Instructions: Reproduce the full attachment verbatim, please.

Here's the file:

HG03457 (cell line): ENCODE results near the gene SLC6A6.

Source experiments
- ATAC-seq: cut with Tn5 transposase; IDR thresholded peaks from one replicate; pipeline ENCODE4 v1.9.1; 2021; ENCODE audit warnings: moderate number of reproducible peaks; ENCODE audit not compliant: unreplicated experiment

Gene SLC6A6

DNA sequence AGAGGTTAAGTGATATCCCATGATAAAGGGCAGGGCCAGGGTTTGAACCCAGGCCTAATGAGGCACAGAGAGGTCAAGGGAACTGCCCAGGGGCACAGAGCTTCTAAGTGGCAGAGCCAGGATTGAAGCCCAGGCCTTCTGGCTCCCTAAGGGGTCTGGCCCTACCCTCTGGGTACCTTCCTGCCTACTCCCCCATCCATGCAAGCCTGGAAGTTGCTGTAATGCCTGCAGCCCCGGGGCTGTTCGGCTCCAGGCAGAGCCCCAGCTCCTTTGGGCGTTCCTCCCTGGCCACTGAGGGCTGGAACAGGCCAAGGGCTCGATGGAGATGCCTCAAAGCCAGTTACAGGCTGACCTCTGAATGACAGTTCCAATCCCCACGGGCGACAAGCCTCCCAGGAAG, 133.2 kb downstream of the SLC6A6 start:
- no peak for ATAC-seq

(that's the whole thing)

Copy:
HG03457 (cell line): ENCODE results near the gene SLC6A6.

Source experiments
- ATAC-seq: cut with Tn5 transposase; IDR thresholded peaks from one replicate; pipeline ENCODE4 v1.9.1; 2021; ENCODE audit warnings: moderate number of reproducible peaks; ENCODE audit not compliant: unreplicated experiment

Gene SLC6A6

DNA sequence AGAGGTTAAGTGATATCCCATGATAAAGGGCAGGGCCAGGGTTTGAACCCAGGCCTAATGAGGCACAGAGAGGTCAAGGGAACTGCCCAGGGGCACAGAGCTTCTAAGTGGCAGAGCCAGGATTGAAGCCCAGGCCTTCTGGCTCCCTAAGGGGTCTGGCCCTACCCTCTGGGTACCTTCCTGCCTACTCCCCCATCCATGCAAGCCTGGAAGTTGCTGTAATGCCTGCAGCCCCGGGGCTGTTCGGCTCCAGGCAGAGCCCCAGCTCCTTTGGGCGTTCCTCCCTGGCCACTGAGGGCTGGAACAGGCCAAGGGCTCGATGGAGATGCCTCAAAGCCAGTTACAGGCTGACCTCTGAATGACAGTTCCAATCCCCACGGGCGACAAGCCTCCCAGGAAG, 133.2 kb downstream of the SLC6A6 start:
- no peak for ATAC-seq